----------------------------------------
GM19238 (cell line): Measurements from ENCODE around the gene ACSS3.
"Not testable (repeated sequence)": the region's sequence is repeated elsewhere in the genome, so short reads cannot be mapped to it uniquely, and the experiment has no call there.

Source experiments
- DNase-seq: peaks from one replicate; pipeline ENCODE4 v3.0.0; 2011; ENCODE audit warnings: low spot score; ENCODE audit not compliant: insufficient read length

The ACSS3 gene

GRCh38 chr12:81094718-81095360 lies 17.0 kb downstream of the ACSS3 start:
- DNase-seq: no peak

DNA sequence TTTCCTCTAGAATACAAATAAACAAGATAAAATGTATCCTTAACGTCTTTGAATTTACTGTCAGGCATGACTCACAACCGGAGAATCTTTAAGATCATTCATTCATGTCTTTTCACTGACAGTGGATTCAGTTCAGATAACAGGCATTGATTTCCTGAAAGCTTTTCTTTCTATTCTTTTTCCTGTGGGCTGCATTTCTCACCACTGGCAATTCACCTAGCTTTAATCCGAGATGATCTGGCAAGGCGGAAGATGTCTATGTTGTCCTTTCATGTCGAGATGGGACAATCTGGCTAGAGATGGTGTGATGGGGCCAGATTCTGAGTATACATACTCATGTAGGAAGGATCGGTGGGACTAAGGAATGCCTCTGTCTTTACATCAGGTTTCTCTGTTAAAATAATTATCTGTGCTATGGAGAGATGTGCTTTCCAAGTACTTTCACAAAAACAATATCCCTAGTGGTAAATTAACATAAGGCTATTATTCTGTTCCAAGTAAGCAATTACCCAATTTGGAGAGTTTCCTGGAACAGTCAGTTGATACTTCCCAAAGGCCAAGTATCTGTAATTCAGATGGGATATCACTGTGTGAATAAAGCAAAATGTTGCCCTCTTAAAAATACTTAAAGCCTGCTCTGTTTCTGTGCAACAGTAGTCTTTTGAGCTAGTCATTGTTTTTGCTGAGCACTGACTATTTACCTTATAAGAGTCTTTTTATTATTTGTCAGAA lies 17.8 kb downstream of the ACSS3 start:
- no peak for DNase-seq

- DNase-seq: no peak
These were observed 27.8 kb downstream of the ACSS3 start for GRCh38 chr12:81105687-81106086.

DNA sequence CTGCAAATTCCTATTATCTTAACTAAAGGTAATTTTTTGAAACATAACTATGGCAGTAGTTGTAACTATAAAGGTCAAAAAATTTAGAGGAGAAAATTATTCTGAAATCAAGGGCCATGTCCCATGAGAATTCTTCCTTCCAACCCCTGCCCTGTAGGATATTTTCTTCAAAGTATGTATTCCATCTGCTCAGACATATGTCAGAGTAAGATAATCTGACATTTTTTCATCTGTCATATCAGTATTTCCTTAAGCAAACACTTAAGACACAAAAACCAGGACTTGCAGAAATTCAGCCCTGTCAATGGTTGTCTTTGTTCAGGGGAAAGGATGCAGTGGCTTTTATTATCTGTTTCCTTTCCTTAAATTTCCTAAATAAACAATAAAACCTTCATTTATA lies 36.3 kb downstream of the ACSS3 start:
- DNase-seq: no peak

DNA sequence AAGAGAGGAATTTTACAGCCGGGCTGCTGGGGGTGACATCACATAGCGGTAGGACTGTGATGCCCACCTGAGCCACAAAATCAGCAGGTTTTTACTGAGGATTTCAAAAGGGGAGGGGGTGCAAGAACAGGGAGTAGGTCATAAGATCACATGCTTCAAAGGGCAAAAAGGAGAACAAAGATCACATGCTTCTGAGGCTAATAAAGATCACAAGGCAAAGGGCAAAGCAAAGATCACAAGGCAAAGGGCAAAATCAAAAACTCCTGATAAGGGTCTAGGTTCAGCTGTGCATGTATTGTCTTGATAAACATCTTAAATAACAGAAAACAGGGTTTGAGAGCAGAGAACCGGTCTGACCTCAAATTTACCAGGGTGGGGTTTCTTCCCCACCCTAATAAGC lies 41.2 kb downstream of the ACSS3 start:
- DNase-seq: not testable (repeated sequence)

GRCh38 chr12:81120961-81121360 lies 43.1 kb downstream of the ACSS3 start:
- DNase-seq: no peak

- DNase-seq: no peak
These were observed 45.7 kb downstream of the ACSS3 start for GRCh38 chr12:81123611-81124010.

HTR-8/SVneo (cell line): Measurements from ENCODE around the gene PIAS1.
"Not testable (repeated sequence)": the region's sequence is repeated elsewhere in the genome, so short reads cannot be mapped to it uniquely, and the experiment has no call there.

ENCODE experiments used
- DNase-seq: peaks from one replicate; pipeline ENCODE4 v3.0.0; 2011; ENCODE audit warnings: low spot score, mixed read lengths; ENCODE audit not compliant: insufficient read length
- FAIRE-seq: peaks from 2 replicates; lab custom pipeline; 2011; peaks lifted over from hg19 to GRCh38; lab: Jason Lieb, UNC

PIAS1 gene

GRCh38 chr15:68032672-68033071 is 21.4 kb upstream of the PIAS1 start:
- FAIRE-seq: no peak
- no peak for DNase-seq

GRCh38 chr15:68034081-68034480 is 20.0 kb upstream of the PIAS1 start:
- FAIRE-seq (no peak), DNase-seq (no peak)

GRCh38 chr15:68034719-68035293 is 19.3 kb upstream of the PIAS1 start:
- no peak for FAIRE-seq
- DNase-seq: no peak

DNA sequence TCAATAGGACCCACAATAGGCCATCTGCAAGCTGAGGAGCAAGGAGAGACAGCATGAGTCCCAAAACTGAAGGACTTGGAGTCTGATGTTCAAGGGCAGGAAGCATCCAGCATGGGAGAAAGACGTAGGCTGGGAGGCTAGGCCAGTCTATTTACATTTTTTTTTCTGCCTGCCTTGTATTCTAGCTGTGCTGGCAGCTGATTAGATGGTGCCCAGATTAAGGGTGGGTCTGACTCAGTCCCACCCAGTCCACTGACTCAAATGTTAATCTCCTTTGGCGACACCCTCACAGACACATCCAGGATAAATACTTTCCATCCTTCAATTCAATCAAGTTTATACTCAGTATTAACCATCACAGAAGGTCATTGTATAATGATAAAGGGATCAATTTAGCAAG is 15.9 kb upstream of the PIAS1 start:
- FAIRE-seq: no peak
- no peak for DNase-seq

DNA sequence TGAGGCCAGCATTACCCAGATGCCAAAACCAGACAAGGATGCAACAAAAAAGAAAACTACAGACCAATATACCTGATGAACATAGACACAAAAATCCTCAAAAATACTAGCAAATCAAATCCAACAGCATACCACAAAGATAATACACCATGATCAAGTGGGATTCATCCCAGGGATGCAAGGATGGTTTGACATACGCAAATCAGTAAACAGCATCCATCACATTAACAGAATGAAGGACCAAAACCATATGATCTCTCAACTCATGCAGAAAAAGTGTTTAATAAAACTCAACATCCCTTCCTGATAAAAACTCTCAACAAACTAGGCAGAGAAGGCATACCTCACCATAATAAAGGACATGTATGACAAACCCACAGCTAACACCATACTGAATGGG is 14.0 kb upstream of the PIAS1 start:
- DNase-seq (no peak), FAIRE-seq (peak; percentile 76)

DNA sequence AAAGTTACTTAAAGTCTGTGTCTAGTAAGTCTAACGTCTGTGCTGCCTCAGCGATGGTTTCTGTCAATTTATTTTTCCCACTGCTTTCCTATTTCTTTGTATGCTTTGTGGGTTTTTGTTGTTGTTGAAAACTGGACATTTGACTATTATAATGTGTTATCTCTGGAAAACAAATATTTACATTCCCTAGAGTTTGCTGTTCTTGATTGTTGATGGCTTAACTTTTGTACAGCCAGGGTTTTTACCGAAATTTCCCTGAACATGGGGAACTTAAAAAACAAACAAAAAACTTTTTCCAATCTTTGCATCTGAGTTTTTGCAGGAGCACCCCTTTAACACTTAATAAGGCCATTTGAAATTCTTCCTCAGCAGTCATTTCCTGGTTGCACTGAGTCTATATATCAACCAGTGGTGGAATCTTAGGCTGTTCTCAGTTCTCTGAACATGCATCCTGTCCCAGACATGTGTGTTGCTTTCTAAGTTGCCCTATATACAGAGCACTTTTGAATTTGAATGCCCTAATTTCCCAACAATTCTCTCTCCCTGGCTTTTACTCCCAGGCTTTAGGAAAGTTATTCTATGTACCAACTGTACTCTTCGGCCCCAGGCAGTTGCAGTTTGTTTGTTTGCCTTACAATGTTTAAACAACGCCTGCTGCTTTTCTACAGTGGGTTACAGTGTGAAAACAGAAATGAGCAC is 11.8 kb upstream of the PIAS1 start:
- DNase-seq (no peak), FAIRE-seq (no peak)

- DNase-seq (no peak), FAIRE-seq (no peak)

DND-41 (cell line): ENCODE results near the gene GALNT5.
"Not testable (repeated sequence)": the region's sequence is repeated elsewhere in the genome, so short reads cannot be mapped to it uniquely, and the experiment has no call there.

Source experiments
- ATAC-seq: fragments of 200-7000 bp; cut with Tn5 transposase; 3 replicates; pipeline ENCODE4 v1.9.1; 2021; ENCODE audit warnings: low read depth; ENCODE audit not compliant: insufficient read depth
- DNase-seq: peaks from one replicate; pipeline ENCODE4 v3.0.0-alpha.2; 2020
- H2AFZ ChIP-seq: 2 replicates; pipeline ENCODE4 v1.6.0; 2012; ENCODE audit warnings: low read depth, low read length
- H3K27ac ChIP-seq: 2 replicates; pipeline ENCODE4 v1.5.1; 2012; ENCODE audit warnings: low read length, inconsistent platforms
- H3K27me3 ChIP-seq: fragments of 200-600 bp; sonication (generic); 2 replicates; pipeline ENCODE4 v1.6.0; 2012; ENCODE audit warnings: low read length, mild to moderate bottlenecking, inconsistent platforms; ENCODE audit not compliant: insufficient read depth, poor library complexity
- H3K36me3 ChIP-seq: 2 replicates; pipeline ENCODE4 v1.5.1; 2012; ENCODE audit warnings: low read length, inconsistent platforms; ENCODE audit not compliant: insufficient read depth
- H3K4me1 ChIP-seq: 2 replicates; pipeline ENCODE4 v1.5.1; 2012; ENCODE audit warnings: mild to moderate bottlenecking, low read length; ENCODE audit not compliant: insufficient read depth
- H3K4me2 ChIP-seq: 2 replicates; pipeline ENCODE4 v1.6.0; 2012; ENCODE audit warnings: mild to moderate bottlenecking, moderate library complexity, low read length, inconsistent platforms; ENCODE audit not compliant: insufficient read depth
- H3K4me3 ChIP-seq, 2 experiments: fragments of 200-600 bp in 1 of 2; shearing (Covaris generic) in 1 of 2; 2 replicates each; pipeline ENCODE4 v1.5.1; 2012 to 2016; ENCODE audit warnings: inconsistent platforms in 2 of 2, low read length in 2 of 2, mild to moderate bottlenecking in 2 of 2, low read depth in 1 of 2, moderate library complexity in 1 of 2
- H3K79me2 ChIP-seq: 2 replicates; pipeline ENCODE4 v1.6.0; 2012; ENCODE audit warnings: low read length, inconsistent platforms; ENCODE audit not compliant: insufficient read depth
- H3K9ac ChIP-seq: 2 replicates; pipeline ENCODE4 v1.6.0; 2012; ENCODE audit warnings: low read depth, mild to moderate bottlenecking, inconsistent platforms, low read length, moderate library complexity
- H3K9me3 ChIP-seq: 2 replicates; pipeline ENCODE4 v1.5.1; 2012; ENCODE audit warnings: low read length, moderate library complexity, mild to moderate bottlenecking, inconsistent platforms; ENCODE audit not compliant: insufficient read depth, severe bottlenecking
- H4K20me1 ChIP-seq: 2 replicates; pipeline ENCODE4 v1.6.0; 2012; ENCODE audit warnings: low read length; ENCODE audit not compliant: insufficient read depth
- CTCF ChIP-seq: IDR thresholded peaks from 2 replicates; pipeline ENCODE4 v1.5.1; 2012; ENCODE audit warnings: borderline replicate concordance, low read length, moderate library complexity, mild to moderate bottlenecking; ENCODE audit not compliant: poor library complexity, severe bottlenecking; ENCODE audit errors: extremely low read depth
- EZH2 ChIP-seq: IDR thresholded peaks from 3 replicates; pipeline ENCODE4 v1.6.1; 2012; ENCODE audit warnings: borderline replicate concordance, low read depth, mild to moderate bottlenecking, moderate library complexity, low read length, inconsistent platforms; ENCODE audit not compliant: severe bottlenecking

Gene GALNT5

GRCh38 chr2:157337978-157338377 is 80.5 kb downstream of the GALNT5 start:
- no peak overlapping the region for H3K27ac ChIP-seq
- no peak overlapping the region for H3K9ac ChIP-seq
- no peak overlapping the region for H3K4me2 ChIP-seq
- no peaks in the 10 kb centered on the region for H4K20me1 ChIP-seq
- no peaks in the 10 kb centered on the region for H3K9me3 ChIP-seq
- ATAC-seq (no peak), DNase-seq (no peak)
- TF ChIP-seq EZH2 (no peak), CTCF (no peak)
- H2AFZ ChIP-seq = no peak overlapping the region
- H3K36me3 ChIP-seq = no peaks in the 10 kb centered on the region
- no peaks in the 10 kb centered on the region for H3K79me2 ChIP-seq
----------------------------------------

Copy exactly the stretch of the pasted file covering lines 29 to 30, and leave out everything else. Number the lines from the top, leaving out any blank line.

GRCh38 chr15:68034081-68034480 is 20.0 kb upstream of the PIAS1 start:
- FAIRE-seq (no peak), DNase-seq (no peak)